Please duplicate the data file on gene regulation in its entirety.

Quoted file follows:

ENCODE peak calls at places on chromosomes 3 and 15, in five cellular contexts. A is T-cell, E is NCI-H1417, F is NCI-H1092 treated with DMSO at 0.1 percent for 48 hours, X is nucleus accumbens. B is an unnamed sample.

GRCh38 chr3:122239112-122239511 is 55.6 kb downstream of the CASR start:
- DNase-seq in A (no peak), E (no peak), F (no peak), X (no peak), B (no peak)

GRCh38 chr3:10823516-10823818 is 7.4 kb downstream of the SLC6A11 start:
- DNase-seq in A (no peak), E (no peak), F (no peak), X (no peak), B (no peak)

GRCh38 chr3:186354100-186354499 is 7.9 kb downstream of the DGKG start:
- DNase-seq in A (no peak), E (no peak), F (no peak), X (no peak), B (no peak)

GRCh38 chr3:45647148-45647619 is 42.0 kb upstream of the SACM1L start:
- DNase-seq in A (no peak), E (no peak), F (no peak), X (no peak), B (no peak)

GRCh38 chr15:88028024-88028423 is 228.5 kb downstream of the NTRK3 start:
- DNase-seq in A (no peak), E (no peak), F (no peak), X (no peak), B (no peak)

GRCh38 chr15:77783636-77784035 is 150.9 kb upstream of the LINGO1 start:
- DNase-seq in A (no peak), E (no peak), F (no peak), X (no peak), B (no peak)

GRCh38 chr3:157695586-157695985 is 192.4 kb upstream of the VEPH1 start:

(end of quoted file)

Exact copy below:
ENCODE peak calls at places on chromosomes 3 and 15, in five cellular contexts. A is T-cell, E is NCI-H1417, F is NCI-H1092 treated with DMSO at 0.1 percent for 48 hours, X is nucleus accumbens. B is an unnamed sample.

GRCh38 chr3:122239112-122239511 is 55.6 kb downstream of the CASR start:
- DNase-seq in A (no peak), E (no peak), F (no peak), X (no peak), B (no peak)

GRCh38 chr3:10823516-10823818 is 7.4 kb downstream of the SLC6A11 start:
- DNase-seq in A (no peak), E (no peak), F (no peak), X (no peak), B (no peak)

GRCh38 chr3:186354100-186354499 is 7.9 kb downstream of the DGKG start:
- DNase-seq in A (no peak), E (no peak), F (no peak), X (no peak), B (no peak)

GRCh38 chr3:45647148-45647619 is 42.0 kb upstream of the SACM1L start:
- DNase-seq in A (no peak), E (no peak), F (no peak), X (no peak), B (no peak)

GRCh38 chr15:88028024-88028423 is 228.5 kb downstream of the NTRK3 start:
- DNase-seq in A (no peak), E (no peak), F (no peak), X (no peak), B (no peak)

GRCh38 chr15:77783636-77784035 is 150.9 kb upstream of the LINGO1 start:
- DNase-seq in A (no peak), E (no peak), F (no peak), X (no peak), B (no peak)

GRCh38 chr3:157695586-157695985 is 192.4 kb upstream of the VEPH1 start: